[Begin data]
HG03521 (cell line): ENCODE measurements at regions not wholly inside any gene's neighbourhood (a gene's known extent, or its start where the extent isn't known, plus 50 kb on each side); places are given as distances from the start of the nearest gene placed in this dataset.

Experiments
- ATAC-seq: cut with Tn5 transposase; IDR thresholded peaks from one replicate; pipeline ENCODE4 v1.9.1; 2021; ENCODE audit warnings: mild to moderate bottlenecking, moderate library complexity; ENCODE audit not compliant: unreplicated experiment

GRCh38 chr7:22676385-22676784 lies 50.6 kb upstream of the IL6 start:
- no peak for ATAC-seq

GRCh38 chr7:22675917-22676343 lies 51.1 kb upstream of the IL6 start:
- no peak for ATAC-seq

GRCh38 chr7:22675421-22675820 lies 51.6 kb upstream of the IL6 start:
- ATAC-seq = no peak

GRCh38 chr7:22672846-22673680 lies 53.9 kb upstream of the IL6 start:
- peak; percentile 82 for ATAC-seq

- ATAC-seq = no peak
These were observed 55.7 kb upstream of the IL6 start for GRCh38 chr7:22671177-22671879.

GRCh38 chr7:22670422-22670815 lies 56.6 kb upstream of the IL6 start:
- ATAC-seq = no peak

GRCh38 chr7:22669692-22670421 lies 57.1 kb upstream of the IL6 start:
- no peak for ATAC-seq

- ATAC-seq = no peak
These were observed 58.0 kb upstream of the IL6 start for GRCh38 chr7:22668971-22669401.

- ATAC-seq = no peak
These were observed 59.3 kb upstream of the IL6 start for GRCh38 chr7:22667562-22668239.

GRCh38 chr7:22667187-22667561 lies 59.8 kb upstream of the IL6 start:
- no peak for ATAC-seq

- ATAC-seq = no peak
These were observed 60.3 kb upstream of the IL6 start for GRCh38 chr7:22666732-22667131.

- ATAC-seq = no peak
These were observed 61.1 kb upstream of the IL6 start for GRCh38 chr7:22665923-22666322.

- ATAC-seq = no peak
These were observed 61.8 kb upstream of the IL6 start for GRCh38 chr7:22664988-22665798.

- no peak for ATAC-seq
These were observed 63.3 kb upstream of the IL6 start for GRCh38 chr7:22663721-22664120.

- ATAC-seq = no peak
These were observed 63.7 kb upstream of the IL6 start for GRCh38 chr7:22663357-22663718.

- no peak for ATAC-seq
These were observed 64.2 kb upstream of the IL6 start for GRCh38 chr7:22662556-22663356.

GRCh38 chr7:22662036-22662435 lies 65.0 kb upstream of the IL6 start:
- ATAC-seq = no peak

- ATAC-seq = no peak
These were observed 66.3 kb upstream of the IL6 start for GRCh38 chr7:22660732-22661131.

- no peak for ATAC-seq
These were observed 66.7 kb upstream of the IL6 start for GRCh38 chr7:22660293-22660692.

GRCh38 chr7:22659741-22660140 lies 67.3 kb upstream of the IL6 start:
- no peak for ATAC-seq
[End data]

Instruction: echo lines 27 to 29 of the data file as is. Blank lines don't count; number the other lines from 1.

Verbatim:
These were observed 61.1 kb upstream of the IL6 start for GRCh38 chr7:22665923-22666322.

- ATAC-seq = no peak
These were observed 61.8 kb upstream of the IL6 start for GRCh38 chr7:22664988-22665798.